I’ll Never Tell by Catherine McKenzie
English | 2019 | Mystery/Thriller | ePUB | 3.3 Mb
I’ll Never Tell : What happened to Amanda Holmes?
Twenty years ago, she washed up on shore in a rowboat with a gash to the head after an overnight at Camp Macaw. No one was ever charged with a crime.
Now, the MacAllister children are all grown up. After their parents die suddenly, they return to Camp to read the will and decide what to do with the prime real estate it’s sitting on. Ryan, the oldest, wants to sell. Margo, the family’s center, hasn’t made up her mind. Mary has her own horse farm to run, and believes in leaving well-enough alone. Kate and Liddie—the twins—have opposing views. And Sean Booth, the family groundskeeper, just hopes he still has a home when all is said and done.
But then the will is read and they learn that it’s much more complicated than a simple vote. Until they unravel the mystery of what happened to Amanda, they can’t move forward. Any one of them could have done it, and all of them are hiding key pieces of the puzzle. Will they work together to solve the mystery, or will their suspicions and secrets finally tear the family apart?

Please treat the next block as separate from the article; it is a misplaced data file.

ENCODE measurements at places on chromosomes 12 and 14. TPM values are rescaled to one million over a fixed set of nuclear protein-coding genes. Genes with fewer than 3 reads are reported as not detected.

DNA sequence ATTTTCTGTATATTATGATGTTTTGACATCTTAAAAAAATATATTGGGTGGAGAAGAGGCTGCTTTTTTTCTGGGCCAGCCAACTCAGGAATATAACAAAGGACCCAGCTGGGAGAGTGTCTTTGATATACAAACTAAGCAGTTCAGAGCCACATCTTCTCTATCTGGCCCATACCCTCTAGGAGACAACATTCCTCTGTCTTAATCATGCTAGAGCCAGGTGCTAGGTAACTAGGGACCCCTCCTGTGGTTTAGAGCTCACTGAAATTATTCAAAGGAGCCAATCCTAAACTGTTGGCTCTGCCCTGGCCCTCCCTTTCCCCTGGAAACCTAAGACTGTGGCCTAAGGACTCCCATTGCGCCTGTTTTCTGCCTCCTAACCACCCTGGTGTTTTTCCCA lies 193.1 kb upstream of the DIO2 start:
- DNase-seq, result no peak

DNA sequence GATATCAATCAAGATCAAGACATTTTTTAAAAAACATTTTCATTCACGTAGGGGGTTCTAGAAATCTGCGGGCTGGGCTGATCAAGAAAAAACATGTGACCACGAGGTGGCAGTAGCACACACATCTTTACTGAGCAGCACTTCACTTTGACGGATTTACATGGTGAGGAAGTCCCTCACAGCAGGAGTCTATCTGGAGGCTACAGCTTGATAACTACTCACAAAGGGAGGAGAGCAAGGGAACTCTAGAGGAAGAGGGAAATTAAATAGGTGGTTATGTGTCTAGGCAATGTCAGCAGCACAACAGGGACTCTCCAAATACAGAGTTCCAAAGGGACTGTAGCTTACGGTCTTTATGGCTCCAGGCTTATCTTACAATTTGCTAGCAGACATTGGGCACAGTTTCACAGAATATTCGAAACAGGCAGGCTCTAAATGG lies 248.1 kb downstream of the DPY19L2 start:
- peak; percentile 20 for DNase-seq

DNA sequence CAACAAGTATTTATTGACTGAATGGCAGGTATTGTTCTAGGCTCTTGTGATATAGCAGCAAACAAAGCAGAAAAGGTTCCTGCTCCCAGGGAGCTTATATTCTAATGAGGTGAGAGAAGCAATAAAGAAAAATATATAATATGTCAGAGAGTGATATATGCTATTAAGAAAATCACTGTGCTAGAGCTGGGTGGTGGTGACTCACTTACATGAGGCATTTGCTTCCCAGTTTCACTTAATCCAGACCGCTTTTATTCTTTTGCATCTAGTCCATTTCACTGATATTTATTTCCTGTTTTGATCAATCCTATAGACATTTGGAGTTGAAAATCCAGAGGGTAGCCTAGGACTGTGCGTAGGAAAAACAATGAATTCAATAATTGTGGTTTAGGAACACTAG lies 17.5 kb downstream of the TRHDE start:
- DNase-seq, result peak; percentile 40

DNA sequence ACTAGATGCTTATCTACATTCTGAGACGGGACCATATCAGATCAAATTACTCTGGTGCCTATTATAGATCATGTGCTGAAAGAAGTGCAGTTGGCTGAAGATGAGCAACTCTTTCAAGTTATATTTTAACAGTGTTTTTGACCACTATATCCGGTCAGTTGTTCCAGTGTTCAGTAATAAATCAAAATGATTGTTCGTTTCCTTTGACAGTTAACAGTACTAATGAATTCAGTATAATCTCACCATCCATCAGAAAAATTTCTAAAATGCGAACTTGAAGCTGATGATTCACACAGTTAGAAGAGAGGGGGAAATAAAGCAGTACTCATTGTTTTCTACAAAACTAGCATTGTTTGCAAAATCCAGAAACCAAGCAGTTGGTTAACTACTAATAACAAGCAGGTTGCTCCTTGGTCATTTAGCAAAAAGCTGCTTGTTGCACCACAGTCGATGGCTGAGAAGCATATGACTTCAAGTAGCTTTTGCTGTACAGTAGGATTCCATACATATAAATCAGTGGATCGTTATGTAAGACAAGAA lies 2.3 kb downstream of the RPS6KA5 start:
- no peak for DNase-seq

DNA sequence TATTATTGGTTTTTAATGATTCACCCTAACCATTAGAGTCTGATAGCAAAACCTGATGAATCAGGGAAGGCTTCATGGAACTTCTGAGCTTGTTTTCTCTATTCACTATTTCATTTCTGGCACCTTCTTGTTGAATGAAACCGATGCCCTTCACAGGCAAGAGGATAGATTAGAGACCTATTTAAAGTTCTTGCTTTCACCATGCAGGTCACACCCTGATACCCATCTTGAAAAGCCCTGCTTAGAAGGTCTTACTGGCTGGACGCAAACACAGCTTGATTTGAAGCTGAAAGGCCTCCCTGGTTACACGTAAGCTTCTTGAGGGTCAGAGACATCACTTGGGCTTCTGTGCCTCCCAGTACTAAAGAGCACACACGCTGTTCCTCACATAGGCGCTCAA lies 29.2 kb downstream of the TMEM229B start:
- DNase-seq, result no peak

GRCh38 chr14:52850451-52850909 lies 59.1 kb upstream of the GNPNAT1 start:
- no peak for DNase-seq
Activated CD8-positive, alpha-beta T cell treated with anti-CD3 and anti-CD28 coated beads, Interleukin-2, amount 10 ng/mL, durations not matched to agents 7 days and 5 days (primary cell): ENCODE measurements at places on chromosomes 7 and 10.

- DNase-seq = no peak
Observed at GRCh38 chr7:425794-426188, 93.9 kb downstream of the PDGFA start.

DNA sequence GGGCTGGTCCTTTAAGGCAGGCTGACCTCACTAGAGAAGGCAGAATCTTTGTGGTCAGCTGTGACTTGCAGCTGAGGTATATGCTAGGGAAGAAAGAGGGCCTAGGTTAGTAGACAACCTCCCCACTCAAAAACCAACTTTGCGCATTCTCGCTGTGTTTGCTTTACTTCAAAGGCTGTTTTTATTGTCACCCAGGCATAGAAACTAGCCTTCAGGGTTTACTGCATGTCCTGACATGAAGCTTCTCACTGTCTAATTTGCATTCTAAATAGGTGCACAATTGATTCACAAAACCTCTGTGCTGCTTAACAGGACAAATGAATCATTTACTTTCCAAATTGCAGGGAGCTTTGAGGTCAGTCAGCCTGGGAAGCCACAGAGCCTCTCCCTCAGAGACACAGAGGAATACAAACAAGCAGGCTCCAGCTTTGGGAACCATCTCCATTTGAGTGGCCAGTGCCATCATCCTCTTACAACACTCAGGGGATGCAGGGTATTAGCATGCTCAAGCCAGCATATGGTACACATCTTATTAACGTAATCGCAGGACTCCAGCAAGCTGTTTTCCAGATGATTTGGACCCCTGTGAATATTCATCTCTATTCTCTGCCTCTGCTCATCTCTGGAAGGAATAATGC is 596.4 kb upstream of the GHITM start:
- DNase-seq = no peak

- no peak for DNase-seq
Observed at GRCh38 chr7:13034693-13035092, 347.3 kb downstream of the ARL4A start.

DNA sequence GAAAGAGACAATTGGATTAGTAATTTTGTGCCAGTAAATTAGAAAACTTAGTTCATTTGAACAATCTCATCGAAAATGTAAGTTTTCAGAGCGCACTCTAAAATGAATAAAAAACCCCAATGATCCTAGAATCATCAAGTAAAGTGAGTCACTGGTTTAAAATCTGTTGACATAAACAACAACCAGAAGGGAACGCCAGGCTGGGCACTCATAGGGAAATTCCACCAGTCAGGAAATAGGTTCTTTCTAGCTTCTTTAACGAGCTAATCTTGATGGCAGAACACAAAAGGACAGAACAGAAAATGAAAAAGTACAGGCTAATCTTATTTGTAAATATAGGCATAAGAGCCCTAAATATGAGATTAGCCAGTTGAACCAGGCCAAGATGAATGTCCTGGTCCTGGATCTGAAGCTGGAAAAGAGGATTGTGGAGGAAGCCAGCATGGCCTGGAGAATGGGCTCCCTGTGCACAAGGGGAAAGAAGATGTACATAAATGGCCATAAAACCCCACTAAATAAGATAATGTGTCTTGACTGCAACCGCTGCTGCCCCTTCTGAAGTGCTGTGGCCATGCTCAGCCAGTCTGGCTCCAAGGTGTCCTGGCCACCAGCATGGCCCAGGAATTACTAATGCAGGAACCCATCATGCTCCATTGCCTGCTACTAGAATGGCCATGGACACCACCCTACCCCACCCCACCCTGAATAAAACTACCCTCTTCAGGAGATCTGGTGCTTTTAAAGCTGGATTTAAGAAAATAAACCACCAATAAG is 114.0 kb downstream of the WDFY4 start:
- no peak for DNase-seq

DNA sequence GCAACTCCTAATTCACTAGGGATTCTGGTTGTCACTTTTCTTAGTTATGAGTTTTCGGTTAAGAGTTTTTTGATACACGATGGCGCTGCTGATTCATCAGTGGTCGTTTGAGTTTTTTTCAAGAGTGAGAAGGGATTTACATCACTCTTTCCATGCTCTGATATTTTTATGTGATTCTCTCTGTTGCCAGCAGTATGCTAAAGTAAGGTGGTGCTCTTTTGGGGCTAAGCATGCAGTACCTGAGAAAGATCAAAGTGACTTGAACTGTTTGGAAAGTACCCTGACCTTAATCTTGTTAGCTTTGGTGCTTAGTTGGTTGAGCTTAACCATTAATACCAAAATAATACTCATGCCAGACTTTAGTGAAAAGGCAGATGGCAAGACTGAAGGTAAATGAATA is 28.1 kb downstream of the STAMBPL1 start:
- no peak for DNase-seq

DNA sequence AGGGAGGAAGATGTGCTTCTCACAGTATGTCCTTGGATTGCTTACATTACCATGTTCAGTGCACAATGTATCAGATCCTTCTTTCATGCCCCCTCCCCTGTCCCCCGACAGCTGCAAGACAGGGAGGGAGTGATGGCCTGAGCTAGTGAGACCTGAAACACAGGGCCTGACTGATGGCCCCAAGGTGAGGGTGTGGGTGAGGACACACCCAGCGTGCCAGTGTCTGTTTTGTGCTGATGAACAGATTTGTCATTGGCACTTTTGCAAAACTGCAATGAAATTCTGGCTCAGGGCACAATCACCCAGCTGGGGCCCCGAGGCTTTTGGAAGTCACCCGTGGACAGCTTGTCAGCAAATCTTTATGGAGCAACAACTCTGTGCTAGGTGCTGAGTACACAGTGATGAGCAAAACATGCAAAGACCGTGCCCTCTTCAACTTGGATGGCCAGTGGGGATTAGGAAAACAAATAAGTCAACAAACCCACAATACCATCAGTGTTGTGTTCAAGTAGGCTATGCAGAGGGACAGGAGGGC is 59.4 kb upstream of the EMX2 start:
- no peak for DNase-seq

“They were on the road. Her parents’ house loomed behind her, though she didn’t turn to look at it. It was the last place she’d seen them, before they’d died in the spring.
“It’s just . . . camp,” she said. “Why are you still here?”
“I’m carrying your bag.”
“No, I mean here here. At camp. Living here.”
“This is my home.”
“But it isn’t.”
Sean dropped her bag onto the road, releasing a small cloud of dust. “Why are you being like this? I didn’t do anything to you.”
Margaux knew she was in the wrong, acting like a jerk. Already this day was wearing her down. The house, her parents’ empty house, was tugging at her, reaching out and making her into the person she used to be. Her summer self. That girl wasn’t who she wanted to be anymore, but sometimes you don’t get to choose who you are.
“I’m sorry, Sean. It’s this place.”
“You can’t blame a place for how you behave.”
He rocked back and forth on his heels. A lifetime of summers in the sun made him look every one of his forty-five years.
“Your parents were good to me, you know.”
“I admire them for that.”
“Only for that?”